No. 30 April Term 1977, Appeal from Judgment of Sentence Entered on 7/29/76 to No. 71476-279 by the Court of Common Pleas of Blair County, Pa., Juvenile Div. (Criminal)
John Woodcock, Jr., Hollidaysburg, for appellant.
Fred B. Gieg, Jr., Assistant District Attorney, Altoona, submitted a brief for Commonwealth, appellee.
Watkins, President Judge, and Jacobs, Hoffman, Cercone, Price, Van der Voort and Spaeth, JJ. Watkins, former President Judge, and Van der Voort, J., did not participate in the consideration or decision of this case.
[ 255 Pa. Super. Page 345]
Appellant, a juvenile, pleaded guilty to one count of burglary,*fn1 and was convicted and sentenced on one count of theft by unlawful taking,*fn2 and two counts of retail theft.*fn3 On this appeal he contends that the evidence was insufficient to support the convictions.
In deciding the sufficiency of evidence, we must first accept as true all the evidence upon which the trier of fact could properly have based the verdict, and then ask whether that evidence, with all reasonable inferences from it, was sufficient to prove guilt beyond a reasonable doubt. Commonwealth v. Fortune, 456 Pa. 365, 367, 318 A.2d 327, 328 (1974); Commonwealth v. Petrisko, 442 Pa. 575, 579-89, 275 A.2d 46, 49 (1971). However, guilt must be proved and not conjectured. Commonwealth v. Wilson, 225 Pa. Super. 513, 312 A.2d 430 (1973).
Appellant was convicted of the theft on July 9, 1976, of a car battery and a box of tools. The only evidence in support
[ 255 Pa. Super. Page 346]
of this conviction was the testimony of one Twila Simmers, who testified as follows:
Q. And, ah, then what happened?
A. Dave [appellant] went into an alley, I think, I think Bob went with him and they went, they got a battery . . .
A. The one over there in the other blue shirt.
THE COURT: Alright, go ahead.
A. They went into the alley, got a battery and they also got out of a white van with letters on, they got a red tool box and they brought it over and showed us at the Pet Shop.
Q. Let me stop you there a minute, Twila. Where did they get these items from, do you know?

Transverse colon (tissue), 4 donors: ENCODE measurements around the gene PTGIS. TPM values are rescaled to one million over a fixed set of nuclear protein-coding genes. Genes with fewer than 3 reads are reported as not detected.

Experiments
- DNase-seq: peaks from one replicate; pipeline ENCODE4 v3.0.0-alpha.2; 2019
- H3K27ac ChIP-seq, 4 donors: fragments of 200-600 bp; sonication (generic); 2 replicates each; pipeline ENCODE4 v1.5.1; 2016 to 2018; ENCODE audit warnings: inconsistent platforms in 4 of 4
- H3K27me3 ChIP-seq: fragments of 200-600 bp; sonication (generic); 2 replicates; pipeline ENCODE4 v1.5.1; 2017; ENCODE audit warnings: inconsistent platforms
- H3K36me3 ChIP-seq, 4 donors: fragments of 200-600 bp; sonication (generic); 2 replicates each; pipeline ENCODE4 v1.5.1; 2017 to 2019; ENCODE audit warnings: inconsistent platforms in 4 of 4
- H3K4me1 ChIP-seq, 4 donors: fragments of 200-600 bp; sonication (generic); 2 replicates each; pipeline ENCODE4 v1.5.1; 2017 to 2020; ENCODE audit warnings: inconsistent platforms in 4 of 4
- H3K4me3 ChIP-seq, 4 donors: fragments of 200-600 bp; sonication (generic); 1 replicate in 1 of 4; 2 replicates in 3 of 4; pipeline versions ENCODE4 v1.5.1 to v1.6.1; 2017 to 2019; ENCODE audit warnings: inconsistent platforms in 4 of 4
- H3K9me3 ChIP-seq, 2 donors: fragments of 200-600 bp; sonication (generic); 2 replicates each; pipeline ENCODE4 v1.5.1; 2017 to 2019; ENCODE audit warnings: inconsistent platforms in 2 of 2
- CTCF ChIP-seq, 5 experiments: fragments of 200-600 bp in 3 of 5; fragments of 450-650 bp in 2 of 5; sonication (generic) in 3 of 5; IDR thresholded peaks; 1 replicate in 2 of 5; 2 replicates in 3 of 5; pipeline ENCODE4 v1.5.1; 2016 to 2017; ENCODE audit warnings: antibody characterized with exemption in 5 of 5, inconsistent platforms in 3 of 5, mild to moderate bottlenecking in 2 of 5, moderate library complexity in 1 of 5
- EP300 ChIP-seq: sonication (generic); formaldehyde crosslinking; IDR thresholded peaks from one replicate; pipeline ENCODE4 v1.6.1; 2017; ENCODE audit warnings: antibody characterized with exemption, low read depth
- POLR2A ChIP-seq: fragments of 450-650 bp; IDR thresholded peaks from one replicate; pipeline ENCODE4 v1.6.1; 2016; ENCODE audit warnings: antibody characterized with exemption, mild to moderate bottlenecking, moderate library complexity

A. By 1000 Street, out of a white van with letters on.
To be guilty of theft by unlawful taking, a person must unlawfully take, or exercise unlawful control over, movable property of another with intent to deprive him thereof. 18 Pa.C.S. § 3921(a). Commonwealth v. Richardson, 238 Pa. Super. 410, 357 A.2d 671 (1976). Here the evidence did not establish any of these elements: Whose battery and tool box did appellant and Rumbaugh take? Why did they take them? Did they have permission to take them? Were they going to work with them? Did they keep them? One may answer these questions with some assurance, but not with such assurance as is beyond a reasonable doubt.
As mentioned, appellant was convicted on two counts of retail theft. The statute on retail theft provides, in pertinent part:
[ 255 Pa. Super. Page 347]
(a) Offense defined. -- A person is guilty of a retail theft if he:
(1) takes possession of, carries away, transfers or causes to be carried away or transferred, any merchandise displayed, held, stored or offered for sale by any store or other retail mercantile establishment with the intention of depriving the merchant of the possession, use or benefit of such merchandise without paying the full retail value thereof;
The first incident involved the theft of some rings from the Tyrone News Agency. Twila Simmers testified that on the morning of July 10, 1976, she was with appellant, Anthony Lopreste, Bob Rumbaugh, and Jim ...